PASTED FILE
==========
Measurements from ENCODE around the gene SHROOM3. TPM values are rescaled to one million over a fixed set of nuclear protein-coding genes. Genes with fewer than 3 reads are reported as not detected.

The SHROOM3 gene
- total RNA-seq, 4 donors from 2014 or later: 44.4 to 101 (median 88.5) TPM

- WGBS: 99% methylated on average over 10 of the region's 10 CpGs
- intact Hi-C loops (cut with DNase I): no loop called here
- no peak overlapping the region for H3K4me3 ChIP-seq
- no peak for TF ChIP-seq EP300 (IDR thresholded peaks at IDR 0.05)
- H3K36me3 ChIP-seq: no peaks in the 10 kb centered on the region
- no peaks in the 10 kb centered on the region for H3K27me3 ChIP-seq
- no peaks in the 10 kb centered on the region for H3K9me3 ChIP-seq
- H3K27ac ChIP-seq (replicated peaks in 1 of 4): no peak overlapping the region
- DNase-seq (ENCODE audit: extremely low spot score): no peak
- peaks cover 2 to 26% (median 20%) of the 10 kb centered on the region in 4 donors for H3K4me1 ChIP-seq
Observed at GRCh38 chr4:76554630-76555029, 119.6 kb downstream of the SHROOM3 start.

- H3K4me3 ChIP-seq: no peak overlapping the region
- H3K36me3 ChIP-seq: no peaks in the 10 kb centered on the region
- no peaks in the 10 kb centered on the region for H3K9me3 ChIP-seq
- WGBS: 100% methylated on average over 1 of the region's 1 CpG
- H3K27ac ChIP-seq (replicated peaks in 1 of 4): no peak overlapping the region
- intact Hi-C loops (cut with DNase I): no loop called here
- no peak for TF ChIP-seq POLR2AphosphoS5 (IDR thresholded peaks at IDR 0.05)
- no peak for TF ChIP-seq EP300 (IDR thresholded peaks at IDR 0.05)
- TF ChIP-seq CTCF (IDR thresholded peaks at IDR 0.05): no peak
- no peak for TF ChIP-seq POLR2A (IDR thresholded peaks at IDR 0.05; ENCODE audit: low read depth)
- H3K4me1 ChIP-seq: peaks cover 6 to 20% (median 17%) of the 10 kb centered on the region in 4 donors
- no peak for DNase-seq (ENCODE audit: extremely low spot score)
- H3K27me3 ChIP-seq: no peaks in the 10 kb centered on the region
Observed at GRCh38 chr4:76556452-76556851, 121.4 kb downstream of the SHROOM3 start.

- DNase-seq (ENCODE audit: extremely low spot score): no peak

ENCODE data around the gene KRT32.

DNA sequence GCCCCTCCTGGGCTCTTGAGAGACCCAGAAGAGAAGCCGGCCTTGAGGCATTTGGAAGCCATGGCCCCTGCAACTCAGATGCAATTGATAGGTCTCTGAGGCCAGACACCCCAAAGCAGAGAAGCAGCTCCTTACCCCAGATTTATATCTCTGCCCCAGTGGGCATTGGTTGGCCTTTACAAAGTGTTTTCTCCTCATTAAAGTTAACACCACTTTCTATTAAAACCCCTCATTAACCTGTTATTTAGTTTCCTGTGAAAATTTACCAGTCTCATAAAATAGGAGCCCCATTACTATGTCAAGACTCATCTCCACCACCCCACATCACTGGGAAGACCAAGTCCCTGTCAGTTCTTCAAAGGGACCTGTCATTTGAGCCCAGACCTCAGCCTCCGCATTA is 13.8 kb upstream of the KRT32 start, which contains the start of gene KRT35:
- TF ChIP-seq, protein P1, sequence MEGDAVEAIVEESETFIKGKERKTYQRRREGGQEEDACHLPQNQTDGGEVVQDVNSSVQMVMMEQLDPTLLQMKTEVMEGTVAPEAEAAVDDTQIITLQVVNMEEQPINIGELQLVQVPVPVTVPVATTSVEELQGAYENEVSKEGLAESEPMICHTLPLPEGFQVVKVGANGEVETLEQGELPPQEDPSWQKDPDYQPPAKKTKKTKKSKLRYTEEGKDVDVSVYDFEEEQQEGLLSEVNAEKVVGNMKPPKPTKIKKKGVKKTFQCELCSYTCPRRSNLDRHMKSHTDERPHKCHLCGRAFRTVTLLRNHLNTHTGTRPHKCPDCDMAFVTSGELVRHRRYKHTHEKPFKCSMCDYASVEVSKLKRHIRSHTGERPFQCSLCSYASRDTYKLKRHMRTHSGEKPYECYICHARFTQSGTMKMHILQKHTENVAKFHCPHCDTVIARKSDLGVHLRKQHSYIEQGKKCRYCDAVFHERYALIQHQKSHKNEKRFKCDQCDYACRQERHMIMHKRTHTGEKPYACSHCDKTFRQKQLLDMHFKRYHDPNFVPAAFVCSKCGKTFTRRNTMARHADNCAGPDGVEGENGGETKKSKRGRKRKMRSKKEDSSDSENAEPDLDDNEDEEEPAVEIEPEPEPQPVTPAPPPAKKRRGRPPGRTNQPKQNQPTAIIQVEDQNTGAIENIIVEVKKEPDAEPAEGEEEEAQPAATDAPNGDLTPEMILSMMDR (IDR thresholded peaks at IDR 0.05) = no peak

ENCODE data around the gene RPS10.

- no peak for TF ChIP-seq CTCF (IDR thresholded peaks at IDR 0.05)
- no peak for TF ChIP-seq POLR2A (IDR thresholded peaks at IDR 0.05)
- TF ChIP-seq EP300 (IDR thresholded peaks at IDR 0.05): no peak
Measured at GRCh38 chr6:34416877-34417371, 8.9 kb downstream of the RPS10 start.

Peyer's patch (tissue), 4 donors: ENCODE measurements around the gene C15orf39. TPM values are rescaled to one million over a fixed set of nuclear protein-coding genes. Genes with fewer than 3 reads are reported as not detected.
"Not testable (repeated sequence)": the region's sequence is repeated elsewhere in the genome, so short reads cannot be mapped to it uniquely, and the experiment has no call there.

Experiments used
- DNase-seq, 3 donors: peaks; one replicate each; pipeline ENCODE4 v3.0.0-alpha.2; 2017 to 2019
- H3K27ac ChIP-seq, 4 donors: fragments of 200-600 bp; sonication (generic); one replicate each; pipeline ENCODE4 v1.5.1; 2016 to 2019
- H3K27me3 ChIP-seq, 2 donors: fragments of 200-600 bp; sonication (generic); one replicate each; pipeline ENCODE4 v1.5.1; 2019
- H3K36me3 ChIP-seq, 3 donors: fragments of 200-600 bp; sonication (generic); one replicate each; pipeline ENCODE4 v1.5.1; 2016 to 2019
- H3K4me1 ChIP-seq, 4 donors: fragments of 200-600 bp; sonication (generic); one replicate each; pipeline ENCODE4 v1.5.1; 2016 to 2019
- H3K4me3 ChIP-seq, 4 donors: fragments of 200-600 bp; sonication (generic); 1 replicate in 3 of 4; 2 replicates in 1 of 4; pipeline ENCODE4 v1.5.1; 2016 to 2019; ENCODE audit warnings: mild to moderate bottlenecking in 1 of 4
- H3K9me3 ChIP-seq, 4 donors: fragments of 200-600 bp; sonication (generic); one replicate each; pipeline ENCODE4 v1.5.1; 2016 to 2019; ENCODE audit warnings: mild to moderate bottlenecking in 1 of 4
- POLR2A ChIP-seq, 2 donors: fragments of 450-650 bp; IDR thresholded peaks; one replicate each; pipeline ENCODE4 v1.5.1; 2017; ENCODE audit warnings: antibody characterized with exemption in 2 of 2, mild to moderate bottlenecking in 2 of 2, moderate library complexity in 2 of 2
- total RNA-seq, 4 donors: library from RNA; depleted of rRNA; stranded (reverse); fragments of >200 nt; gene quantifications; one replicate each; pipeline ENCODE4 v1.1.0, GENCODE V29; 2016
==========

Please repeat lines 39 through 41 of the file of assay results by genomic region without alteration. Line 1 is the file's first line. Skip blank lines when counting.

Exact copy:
"Not testable (repeated sequence)": the region's sequence is repeated elsewhere in the genome, so short reads cannot be mapped to it uniquely, and the experiment has no call there.

Experiments used
- DNase-seq, 3 donors: peaks; one replicate each; pipeline ENCODE4 v3.0.0-alpha.2; 2017 to 2019